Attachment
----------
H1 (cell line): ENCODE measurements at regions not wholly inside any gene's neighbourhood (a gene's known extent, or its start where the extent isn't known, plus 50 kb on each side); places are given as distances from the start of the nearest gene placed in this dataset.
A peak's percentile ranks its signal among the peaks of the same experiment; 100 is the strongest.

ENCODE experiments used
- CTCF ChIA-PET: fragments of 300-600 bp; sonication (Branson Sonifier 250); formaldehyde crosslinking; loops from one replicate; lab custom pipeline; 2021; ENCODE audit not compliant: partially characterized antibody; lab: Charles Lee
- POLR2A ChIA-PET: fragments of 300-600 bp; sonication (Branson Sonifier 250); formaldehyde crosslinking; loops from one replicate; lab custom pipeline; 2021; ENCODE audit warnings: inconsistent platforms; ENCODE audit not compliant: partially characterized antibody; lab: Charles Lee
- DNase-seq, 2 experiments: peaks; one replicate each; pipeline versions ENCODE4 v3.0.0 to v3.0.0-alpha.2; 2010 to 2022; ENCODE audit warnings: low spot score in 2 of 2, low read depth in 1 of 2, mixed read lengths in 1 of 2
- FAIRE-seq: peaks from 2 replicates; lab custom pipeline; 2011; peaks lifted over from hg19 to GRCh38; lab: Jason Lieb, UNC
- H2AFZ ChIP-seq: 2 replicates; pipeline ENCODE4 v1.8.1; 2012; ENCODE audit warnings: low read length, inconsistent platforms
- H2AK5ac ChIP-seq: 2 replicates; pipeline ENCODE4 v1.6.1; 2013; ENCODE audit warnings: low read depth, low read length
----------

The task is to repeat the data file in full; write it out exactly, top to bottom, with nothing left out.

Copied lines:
H1 (cell line): ENCODE measurements at regions not wholly inside any gene's neighbourhood (a gene's known extent, or its start where the extent isn't known, plus 50 kb on each side); places are given as distances from the start of the nearest gene placed in this dataset.
A peak's percentile ranks its signal among the peaks of the same experiment; 100 is the strongest.

ENCODE experiments used
- CTCF ChIA-PET: fragments of 300-600 bp; sonication (Branson Sonifier 250); formaldehyde crosslinking; loops from one replicate; lab custom pipeline; 2021; ENCODE audit not compliant: partially characterized antibody; lab: Charles Lee
- POLR2A ChIA-PET: fragments of 300-600 bp; sonication (Branson Sonifier 250); formaldehyde crosslinking; loops from one replicate; lab custom pipeline; 2021; ENCODE audit warnings: inconsistent platforms; ENCODE audit not compliant: partially characterized antibody; lab: Charles Lee
- DNase-seq, 2 experiments: peaks; one replicate each; pipeline versions ENCODE4 v3.0.0 to v3.0.0-alpha.2; 2010 to 2022; ENCODE audit warnings: low spot score in 2 of 2, low read depth in 1 of 2, mixed read lengths in 1 of 2
- FAIRE-seq: peaks from 2 replicates; lab custom pipeline; 2011; peaks lifted over from hg19 to GRCh38; lab: Jason Lieb, UNC
- H2AFZ ChIP-seq: 2 replicates; pipeline ENCODE4 v1.8.1; 2012; ENCODE audit warnings: low read length, inconsistent platforms
- H2AK5ac ChIP-seq: 2 replicates; pipeline ENCODE4 v1.6.1; 2013; ENCODE audit warnings: low read depth, low read length